Trump will later this year tour the capitals of three major world religions; the trip will be an intersection of politics, faith and national security.

The White House has announced the President’s planned trip to Saudi Arabia, Israel, and the Vatican. Trump has previously avoided major travel outside of Washington. He has spent most of his time as president in the White House and at his private estate in Florida, but in what seems like a drift from his usual style since assuming office, President Trump's trip to the Middle East in late May would make him the most travelled president within the first three months in office.

Trump's first visit

After ending his three nation’s trip, he will be heading to Brussels and Sicily to attend NATO and G-7 meetings respectively. The White House made the announcement earlier this year.

The trips, according to Trump’s aides, are designed to symbolize US commitments to allies, whom the Trump administration believes will re-ignite their moves to fighting radicalism and religious intolerance around the world.

The trip is also aimed at demonstrating a paradigm shift of American foreign policy. President Trump described the trip as a major and a historic announcement during a Rose Garden ceremony to mark the National Day of Prayer.

What the president aims to achieve

Analysts believe that Trump’s choice of the Vatican, Israel, and Saudi Arabia for his first foreign trip since becoming president is an avenue for the president to demonstrate some degree of unity and ecumenism, and also to be where he would be guaranteed a high level of symbolism as his first official visit.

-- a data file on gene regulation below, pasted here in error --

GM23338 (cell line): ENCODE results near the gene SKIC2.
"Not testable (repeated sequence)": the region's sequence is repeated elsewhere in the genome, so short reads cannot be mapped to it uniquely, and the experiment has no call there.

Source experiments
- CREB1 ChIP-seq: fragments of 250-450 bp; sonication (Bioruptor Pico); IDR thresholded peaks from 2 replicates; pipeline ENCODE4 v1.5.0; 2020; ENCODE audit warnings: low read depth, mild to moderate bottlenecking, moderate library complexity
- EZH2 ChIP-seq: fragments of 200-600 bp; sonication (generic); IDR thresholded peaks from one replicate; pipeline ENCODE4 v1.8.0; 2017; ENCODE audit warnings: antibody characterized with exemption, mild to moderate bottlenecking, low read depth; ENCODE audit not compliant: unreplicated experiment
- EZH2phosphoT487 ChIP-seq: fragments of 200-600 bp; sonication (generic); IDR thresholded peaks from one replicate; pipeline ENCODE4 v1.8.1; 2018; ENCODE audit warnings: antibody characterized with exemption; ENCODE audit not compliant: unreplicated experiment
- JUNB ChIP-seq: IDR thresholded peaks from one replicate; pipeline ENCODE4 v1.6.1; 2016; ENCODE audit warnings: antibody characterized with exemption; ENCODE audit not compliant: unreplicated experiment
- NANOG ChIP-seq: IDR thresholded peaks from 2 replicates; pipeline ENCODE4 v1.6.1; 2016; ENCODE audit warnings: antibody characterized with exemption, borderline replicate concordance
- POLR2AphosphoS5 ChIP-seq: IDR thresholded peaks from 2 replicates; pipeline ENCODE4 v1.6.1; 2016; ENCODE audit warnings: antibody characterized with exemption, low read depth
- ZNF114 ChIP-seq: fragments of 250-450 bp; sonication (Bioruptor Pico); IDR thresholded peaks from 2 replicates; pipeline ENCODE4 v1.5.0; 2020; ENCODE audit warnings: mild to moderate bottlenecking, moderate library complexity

Perception in the Muslim world

The Saudi Arabia visit is to dispel the perception in many quarters that Trump is an anti-Muslim president. This was made known by a person close to the president that helped plan the trip.

The Islamic world view Trump as anti-Muslim following the President’s executive order banning entry to citizens of six predominantly Muslim nations and his vow during the campaign for the presidential election to ban all Muslim entry into the US.

“We are of the belief that this is an important step to douse the perception of many about the president, but I also think that what he aims to achieve is to solve the very problems that a lot of the Islamic leaders around the world plan to do,” a senior administration official said. This was reported by CNN.

During his first trip to the Middle East in 2009, President Barack Obama skipped a visit to Israel. This marked the beginning of a frosty relationship with Israel during his tenure in office.